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The nature of nausea: prevalence, etiology, and treatment in patients with advanced cancer not receiving antineoplastic treatment

  • Signe HarderEmail author
  • Jørn Herrstedt
  • Jesper Isaksen
  • Mette Asbjoern Neergaard
  • Karin Frandsen
  • Jarl Sigaard
  • Lise Mondrup
  • Bodil Abild Jespersen
  • Mogens Groenvold
Original Article
  • 83 Downloads

Abstract

Background

The prevalence of nausea/vomiting in patients with advanced cancer has a wide range. Due to a very low level of evidence regarding antiemetic treatment, current guidelines recommend an etiology-based approach. The evidence for this approach is also slim and research is urgently needed.

Objectives

(Part One) to elucidate the prevalence of nausea and the possible associations with sociodemographic and clinical variables and (Part Two) to investigate possible etiologies of nausea and antiemetic treatments initiated in patients with nausea.

Methods

Patients with advanced cancer and no recent antineoplastic treatment were included in a prospective two-part study. In Part One, patients completed an extended version of the EORTC QLQ-C15-PAL. Nauseated patients could then be included in Part Two in which possible etiologies and antiemetic treatment were recorded and a follow-up questionnaire was completed.

Results

Eight hundred twenty-one patients were included and 46% reported any degree of nausea. Younger age and female sex were associated with a higher degree of nausea. Common etiologies included constipation, opioid use, and “other,” and treatments associated with a statistically significant decrease in nausea/vomiting were olanzapine, laxatives, corticosteroids, domperidone, and metoclopramide.

Conclusion

Nausea was a common symptom in this patient population and many different etiologies were suggested. Most patients reported a lower degree of nausea at follow-up. More research in treatment approaches and specific antiemetics is strongly needed.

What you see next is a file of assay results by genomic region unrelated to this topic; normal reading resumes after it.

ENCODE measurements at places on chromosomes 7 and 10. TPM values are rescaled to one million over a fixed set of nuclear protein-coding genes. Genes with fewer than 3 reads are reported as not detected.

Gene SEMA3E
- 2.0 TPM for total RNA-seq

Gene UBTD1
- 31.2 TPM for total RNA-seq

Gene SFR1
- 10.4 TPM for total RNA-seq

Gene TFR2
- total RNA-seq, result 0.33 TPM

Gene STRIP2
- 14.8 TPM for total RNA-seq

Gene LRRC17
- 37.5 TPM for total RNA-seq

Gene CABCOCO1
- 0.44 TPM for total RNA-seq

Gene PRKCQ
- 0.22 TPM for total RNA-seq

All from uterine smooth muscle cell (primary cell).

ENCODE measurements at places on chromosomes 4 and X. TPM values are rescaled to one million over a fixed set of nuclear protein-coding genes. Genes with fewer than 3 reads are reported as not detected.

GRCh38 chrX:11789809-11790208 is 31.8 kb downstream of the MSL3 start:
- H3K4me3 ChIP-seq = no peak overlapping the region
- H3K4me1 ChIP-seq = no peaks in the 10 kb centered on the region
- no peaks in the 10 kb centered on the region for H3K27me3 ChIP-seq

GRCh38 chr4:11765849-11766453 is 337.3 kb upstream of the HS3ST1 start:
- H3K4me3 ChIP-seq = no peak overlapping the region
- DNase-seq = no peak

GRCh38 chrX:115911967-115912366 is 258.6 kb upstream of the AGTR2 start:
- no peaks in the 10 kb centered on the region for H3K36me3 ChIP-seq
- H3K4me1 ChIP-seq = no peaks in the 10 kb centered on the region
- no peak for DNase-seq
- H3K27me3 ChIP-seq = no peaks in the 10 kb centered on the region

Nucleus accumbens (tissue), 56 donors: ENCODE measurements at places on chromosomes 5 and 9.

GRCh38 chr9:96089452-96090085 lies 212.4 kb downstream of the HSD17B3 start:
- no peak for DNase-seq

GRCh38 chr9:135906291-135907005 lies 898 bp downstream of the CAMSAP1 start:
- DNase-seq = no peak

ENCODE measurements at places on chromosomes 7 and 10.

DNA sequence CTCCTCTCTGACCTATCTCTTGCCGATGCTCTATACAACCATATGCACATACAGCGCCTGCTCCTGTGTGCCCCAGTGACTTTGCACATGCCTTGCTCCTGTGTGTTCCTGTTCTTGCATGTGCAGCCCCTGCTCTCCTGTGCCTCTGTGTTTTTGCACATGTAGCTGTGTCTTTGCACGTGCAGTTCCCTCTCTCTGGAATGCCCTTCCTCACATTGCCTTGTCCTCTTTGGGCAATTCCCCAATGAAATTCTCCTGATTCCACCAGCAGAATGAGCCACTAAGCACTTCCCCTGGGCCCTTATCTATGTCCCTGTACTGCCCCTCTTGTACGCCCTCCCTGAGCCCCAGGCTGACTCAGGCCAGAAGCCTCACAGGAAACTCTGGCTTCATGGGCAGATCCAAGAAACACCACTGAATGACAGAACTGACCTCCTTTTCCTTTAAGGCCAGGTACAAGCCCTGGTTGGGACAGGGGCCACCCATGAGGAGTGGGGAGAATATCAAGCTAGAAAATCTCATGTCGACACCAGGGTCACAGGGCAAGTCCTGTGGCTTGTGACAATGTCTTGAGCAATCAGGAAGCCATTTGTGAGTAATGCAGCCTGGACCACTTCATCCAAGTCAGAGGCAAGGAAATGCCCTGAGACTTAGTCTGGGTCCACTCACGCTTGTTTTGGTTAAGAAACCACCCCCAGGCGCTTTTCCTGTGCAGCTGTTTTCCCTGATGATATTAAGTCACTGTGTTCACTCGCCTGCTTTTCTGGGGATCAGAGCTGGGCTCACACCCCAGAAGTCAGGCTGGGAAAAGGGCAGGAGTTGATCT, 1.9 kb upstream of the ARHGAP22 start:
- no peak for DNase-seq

Keywords

Nausea Advanced cancer N/V Etiology Treatment 

Notes

Funding

Funding was obtained from The Danish Cancer Society, the IMK foundation, and the Region of Southern Denmark. The funding sources had no influence on design, conduction, analyses of results, or manuscript writing.

Compliance with ethical standards

Conflicts of interest

The authors declare that they have no conflicts of interest.

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Copyright information

© Springer-Verlag GmbH Germany, part of Springer Nature 2019

Authors and Affiliations

  • Signe Harder
    • 1
    • 2
    • 3
    Email author
  • Jørn Herrstedt
    • 4
    • 5
  • Jesper Isaksen
    • 6
  • Mette Asbjoern Neergaard
    • 7
  • Karin Frandsen
    • 8
  • Jarl Sigaard
    • 9
  • Lise Mondrup
    • 9
  • Bodil Abild Jespersen
    • 7
  • Mogens Groenvold
    • 8
    • 10
  1. 1.Department of OncologyOdense University HospitalOdense CDenmark
  2. 2.Institute of Clinical ResearchUniversity of Southern DenmarkOdenseDenmark
  3. 3.OPEN, Odense Patient data Explorative NetworkOdense University HospitalOdenseDenmark
  4. 4.Department of Clinical OncologyZealand University HospitalRoskildeDenmark
  5. 5.Faculty of Health and Medical SciencesCopenhagen UniversityCopenhagenDenmark
  6. 6.Palliative Team, Department of OncologyOdense University HospitalOdense CDenmark
  7. 7.Palliative Care team, Department of OncologyAarhus University HospitalAarhusDenmark
  8. 8.The Research Unit, Department of Palliative MedicineBispebjerg and Frederiksberg HospitalsCopenhagenDenmark
  9. 9.The Palliative Care TeamHospital of Southwest JutlandEsbjergDenmark
  10. 10.Department of Public HealthUniversity of CopenhagenCopenhagenDenmark

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